The Gulag Archipelago, 1918-1956 - Part 2, Chapter 1 Summary & Analysis

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Part 2, Chapter 1 Summary and Analysis

Through the late 19th century, prisoners go to Siberia by foot, horse cart, or third-class railway called Stolypins. They are ordinary passenger cars divided into nine compartments, four allotted to guards and five to prisoners. Gratings replace walls for easy inspection. With no exterior windows and a big sliding door, they look like baggage cars. Inmates eat preserved fish and bread rather than soup, causing intense thirst. Sometimes there are no rations, either because of accounting errors or because underfed guards "snag" rations. Zeks get so thirsty they will drink yellow, greasy water from the locomotive tender, sharing a common cup, with healthy inmates going first and those suffering tuberculosis and syphilis last. Withholding water also wards off toilet trips, which require two guards per prisoner, one at a time until all 120 have their turn (two hours). Sometimes, thieves...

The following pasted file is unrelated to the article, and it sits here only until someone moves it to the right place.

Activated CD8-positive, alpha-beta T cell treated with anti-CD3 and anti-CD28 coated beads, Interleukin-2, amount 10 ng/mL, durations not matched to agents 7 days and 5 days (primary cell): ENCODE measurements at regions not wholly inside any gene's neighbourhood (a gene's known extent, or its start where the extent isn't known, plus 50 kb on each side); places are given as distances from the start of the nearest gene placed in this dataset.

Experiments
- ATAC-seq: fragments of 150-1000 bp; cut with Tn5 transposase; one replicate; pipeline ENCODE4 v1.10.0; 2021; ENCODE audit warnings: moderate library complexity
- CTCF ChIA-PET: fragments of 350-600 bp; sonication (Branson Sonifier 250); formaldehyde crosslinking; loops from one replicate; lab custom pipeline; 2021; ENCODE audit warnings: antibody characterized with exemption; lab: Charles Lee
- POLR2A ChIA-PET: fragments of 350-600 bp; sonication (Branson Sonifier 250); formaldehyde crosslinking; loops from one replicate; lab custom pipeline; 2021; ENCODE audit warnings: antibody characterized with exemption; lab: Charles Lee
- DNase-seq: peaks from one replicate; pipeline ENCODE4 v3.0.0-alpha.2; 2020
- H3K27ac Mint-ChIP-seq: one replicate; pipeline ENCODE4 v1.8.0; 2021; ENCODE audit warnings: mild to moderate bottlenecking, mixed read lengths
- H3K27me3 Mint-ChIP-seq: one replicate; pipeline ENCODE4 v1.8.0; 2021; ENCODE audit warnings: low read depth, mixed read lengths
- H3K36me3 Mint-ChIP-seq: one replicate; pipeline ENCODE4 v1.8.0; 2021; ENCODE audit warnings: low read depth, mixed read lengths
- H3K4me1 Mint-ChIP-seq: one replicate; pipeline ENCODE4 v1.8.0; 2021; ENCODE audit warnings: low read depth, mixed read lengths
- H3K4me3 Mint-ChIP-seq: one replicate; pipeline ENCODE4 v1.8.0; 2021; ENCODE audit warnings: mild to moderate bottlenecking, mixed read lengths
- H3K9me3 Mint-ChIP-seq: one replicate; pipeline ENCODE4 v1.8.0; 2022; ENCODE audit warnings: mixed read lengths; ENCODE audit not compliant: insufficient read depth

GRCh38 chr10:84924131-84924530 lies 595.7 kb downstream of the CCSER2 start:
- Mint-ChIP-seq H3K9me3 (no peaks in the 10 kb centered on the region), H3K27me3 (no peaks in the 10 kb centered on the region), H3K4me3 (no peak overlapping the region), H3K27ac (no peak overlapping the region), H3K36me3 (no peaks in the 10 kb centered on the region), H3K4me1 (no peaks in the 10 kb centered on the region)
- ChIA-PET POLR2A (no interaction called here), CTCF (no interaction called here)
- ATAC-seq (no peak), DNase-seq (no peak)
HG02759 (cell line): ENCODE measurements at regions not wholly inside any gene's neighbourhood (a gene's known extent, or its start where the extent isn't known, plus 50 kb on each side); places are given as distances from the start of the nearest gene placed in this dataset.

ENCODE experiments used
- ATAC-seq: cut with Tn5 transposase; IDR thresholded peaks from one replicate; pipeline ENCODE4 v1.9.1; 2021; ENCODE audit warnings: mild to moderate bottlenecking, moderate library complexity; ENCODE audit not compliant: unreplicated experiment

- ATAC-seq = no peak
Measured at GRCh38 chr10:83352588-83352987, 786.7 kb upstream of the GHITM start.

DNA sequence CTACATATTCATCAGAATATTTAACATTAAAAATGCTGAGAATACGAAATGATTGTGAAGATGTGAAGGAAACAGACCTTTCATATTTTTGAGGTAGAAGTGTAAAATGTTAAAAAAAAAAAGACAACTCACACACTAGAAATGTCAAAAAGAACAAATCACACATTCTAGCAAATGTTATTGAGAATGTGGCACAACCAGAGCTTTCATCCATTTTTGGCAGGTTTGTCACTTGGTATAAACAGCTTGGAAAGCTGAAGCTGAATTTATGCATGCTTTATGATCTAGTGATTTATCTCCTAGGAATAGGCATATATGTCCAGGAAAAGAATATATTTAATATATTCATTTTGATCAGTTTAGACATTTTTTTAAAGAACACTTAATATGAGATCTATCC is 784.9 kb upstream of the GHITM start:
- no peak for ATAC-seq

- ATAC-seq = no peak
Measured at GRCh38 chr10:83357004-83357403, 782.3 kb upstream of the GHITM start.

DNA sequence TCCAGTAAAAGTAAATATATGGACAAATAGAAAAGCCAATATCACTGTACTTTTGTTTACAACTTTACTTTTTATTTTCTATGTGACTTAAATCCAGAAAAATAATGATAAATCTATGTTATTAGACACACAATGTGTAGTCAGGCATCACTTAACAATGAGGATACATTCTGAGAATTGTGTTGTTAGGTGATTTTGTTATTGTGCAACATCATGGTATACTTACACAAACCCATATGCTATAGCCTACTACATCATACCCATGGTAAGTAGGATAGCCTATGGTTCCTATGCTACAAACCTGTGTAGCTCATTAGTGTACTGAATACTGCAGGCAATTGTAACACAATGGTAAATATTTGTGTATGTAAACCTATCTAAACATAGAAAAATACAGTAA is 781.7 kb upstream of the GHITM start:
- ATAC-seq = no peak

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This section contains 246 words
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